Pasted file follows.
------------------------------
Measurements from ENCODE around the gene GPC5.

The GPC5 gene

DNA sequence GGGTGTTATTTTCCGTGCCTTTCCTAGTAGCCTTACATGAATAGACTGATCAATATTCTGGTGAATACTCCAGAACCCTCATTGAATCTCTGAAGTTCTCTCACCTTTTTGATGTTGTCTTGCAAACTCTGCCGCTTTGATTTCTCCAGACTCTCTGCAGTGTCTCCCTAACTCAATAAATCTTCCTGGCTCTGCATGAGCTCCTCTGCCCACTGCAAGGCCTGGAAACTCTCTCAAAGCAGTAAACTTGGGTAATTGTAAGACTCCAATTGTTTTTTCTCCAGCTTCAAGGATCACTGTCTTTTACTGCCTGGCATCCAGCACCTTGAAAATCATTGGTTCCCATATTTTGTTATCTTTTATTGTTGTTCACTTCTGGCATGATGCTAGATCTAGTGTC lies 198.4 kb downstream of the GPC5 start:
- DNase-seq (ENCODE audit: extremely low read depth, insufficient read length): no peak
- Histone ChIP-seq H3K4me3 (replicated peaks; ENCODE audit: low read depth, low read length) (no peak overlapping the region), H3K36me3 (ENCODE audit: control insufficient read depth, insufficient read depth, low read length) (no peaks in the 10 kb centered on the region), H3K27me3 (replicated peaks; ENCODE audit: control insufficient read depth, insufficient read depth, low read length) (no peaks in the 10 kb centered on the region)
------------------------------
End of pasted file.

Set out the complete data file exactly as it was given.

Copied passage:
Measurements from ENCODE around the gene GPC5.

The GPC5 gene

DNA sequence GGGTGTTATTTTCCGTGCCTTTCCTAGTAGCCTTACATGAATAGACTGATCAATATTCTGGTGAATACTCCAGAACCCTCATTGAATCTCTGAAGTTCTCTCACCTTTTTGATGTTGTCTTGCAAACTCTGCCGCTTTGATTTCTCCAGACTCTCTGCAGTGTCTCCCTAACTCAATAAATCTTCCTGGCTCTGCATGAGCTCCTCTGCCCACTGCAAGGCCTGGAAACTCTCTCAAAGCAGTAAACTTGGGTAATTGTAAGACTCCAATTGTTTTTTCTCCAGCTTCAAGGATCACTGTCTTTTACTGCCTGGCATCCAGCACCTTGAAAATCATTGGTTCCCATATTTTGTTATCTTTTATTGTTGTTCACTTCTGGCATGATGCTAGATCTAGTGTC lies 198.4 kb downstream of the GPC5 start:
- DNase-seq (ENCODE audit: extremely low read depth, insufficient read length): no peak
- Histone ChIP-seq H3K4me3 (replicated peaks; ENCODE audit: low read depth, low read length) (no peak overlapping the region), H3K36me3 (ENCODE audit: control insufficient read depth, insufficient read depth, low read length) (no peaks in the 10 kb centered on the region), H3K27me3 (replicated peaks; ENCODE audit: control insufficient read depth, insufficient read depth, low read length) (no peaks in the 10 kb centered on the region)